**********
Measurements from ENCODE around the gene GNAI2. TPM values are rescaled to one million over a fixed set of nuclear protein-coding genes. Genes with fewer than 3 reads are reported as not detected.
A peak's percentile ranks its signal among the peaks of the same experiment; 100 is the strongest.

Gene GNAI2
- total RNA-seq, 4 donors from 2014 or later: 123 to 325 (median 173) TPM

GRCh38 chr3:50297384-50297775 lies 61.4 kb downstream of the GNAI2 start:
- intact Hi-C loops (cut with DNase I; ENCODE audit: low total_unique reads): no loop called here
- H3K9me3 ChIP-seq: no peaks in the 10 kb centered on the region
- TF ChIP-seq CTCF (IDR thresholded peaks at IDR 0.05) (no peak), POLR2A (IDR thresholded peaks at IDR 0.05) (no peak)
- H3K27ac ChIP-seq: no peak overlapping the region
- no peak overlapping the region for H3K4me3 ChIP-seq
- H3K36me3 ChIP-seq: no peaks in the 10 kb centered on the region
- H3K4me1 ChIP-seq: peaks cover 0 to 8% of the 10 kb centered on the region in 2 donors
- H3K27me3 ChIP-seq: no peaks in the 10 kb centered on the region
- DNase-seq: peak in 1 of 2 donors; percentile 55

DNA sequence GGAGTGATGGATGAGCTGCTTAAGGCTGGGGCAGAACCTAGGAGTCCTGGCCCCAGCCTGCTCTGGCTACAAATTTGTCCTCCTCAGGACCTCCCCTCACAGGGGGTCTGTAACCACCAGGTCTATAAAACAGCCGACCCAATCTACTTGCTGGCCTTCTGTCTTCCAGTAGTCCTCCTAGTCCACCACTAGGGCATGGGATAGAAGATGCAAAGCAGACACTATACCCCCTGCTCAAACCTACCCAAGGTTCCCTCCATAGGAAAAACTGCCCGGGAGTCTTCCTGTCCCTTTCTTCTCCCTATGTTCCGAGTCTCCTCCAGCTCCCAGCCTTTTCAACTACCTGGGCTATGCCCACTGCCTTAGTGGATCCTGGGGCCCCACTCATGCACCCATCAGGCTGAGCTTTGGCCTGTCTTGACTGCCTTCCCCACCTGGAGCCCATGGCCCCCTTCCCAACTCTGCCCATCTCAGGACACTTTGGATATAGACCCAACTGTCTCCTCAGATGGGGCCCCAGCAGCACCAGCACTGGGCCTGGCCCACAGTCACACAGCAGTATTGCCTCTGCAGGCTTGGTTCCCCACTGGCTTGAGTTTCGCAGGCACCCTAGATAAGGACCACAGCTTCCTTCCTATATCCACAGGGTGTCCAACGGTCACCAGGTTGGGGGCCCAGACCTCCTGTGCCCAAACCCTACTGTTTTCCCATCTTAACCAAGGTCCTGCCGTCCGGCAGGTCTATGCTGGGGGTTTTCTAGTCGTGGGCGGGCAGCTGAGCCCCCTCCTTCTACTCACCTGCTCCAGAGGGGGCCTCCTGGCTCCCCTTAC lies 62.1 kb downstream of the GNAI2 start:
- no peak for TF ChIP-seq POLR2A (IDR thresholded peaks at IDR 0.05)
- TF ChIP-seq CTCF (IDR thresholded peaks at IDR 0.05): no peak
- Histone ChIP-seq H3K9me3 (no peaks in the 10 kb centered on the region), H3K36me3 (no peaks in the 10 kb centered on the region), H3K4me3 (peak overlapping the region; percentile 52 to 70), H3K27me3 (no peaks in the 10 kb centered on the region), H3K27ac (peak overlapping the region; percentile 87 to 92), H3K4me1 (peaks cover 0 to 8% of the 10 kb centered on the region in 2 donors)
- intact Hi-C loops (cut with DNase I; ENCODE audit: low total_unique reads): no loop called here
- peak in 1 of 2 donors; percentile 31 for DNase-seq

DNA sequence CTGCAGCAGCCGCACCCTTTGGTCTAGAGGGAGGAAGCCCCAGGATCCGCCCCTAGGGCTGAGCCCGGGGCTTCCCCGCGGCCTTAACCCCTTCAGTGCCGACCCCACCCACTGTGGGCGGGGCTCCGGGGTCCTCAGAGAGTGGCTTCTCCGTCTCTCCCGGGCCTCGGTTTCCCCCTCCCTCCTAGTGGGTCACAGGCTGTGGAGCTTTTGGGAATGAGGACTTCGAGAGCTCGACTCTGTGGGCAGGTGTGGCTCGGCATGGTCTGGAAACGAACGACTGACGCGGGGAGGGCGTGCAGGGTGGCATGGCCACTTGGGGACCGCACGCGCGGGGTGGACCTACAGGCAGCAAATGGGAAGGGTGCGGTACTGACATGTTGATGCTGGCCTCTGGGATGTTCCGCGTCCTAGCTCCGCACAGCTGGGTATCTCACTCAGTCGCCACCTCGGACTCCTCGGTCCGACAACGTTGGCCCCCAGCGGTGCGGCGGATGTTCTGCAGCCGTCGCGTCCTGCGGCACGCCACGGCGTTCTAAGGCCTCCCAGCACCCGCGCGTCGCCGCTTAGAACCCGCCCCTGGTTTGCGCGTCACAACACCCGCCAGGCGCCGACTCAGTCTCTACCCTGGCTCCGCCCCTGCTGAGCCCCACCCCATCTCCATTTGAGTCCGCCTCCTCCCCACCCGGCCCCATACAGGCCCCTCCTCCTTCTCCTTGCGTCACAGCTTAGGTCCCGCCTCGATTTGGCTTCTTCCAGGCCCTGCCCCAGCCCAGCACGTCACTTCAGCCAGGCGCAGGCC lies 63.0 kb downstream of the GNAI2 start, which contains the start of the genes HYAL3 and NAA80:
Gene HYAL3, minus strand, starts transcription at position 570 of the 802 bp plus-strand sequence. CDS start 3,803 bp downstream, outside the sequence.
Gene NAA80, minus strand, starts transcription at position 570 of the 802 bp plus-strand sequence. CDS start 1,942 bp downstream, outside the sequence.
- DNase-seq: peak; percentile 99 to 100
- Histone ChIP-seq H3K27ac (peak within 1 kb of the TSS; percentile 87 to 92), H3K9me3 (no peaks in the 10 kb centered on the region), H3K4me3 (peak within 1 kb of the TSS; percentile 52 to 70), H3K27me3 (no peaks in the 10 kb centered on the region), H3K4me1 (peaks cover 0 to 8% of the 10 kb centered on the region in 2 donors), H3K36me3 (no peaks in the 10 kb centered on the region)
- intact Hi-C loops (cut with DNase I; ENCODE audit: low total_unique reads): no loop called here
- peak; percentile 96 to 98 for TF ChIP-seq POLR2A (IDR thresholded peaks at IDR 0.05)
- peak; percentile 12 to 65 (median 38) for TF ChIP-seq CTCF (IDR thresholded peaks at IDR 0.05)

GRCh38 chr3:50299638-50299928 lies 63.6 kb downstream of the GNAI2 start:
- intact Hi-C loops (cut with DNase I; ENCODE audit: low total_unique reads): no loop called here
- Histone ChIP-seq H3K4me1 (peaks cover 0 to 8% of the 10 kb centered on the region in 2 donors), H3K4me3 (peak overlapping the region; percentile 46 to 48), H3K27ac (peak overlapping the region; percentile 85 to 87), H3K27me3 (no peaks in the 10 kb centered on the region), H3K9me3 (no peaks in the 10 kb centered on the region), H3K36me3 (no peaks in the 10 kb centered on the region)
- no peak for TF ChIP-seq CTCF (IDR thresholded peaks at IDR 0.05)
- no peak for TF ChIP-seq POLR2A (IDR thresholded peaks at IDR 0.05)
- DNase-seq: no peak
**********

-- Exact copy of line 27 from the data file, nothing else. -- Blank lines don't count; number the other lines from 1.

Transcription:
- peak; percentile 96 to 98 for TF ChIP-seq POLR2A (IDR thresholded peaks at IDR 0.05)